Barbara Roberts, Homeopath

Over abundant milk supply

It’s World Breastfeeding week!

Yesterday we talked about not having enough milk, today I want to discuss when you have too much milk.

This is a common problem early in the breastfeeding journey when your body is figuring out how much milk this new baby needs. While those with a low milk supply may think this is good thing to have it can still cause problems. Baby may choke on a high flow of milk, or swallow lots of air trying to keep up with the fast flow. They may fill up on the more watery foremilk and miss out on the fattier and more filling hindmilk meaning they want to feed more often. It can also cause problems with engorgement and pain, blocked ducts, and mastitis.

Things you can do to help this-

*hand express a small amount of milk at the beginning of the feed to allow the initial forceful letdown to happen before feeding baby.

*do not be tempted to use a breast pump to empty your breasts. Expressing a small amount to reduce the flow or relieve the pain of engorgement is fine, but the rule of breastfeeding is the more you feed or express, the more milk you make (see yesterday’s post with the discussion of hormones), so expressing a lot will mean you continue to have an over abundant supply.

*feed lying down prone with baby on top- it may take some practice to get this position sorted! Gravity will be your friend in this position.

*if baby has been swallowing air pause several times during a feed to burp and remove any air they have swallowed, which will mean less gastric discomfort (or colic) later and allow baby to drink more hind milk

Homeopathic remedies that may reduce and regulate supply:

Bryonia – when there is engorgement with pain, hard and swollen, worse for any movement of the breast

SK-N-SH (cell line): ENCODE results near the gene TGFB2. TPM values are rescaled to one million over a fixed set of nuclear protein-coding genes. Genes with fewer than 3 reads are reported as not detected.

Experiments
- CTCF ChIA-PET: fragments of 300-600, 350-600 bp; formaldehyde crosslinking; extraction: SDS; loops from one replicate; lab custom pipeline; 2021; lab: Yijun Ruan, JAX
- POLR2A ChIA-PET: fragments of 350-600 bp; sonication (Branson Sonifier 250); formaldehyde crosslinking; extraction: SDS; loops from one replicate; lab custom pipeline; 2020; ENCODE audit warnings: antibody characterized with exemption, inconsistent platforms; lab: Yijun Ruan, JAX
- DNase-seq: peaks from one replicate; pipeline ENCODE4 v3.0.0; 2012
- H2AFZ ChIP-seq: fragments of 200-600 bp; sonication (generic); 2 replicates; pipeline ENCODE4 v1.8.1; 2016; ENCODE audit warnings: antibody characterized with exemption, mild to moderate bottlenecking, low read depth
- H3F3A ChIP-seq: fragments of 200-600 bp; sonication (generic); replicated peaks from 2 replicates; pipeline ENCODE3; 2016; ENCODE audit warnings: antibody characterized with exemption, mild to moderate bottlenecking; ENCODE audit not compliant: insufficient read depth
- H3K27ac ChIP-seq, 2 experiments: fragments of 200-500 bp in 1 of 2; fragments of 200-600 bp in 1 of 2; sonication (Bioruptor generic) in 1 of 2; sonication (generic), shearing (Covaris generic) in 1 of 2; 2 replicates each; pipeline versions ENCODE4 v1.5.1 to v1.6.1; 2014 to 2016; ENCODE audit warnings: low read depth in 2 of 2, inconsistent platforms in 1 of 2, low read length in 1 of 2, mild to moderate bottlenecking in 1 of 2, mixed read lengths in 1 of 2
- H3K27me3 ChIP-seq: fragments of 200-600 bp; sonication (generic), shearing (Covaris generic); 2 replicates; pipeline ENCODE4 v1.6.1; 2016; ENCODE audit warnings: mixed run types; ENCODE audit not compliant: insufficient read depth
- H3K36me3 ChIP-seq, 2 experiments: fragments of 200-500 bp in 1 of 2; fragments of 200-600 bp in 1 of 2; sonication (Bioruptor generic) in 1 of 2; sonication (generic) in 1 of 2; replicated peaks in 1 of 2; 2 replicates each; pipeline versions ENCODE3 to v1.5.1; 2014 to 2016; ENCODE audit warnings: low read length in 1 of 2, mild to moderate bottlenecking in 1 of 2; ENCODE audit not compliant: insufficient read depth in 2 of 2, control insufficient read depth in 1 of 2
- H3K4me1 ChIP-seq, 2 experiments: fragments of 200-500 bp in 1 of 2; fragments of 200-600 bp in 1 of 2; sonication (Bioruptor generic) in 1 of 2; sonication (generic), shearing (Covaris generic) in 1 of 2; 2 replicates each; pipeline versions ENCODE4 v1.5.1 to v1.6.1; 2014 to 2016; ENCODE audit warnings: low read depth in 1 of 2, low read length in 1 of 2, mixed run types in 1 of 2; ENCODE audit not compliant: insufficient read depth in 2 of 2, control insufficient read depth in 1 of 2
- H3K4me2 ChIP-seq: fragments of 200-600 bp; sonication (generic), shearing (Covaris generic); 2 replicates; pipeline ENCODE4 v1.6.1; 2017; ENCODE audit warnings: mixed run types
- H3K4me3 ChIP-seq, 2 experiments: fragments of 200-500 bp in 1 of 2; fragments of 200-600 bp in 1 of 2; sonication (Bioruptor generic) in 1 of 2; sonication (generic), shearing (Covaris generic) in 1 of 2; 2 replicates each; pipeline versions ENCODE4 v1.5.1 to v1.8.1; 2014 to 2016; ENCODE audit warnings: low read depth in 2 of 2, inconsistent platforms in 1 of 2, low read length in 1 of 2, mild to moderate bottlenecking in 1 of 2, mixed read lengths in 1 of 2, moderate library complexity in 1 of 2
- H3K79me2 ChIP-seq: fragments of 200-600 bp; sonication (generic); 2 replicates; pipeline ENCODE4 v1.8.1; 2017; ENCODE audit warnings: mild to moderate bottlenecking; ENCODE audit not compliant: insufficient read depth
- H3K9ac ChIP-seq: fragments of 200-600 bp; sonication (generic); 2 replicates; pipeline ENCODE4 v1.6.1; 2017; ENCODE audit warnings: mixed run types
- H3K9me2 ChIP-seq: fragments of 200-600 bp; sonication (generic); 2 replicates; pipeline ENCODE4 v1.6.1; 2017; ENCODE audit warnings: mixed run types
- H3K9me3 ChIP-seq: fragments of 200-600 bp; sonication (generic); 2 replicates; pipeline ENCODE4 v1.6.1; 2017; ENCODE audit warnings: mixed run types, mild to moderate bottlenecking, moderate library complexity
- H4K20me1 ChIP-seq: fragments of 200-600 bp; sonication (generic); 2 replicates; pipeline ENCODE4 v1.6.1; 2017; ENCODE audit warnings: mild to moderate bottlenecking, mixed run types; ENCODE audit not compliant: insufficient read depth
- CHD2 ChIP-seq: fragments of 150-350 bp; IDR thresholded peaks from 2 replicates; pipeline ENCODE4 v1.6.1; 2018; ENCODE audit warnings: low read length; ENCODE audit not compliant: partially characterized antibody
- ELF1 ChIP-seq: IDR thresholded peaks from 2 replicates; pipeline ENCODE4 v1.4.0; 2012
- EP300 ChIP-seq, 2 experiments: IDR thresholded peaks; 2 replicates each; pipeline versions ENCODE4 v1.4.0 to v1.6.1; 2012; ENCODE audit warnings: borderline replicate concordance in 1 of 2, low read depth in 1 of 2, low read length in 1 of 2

Calc Carb- excess watery milk, breasts may feel hot and swollen but be pale in colour.

Lac Caninum – also used when there is low supply of milk Lac Caninum can regulate and reduce an oversupply. There can be anxiety and low self esteem. There may also be a conflict between the breasts being used to feed a baby or as a pleasurable sexual organ.

Pulsatilla – can be watery, have blocked ducts or flow strongly. Emotionally they can be often close to tears, or moods can be changeable. They are warm and loving but need lots of support. Feel better outside.

Other things to consider

*in the first 6 weeks or so your body is designed to increase milk supply in order to feed your baby, and trying to reduce milk supply in that time is not a good idea. It takes time for your body to learn to regulate supply and in many cases this will resolve itself within 3 months.

*if this high level of supply continues, see your doctor for a check up and blood test to rule out hyperthyroidism.

*cabbage leaves can reduce engorgement and pain. Use them straight from the fridge and change when they start to get warm. This is a double edged sword though, while cabbage leaves reduce engorgement and milk supply you do not want to overuse them.

*if you do choose to pump the excess milk you can freeze it for 3-6 months or donate it – Human milk for Human Babies New Zealand Aotearoa or Mother’s Milk NZ Charitable Trust.

*block feeding can reduce supply, feeding baby from the same breast several feeds in a row, then swap to the other breast. This reduces the nipple stimulation which is what promotes prolactin to produce more breastmilk. It also allows baby to drink more hindmilk in a second and third feeds, filling them for longer. Again, be cautious so as not to overly reduce your supply.

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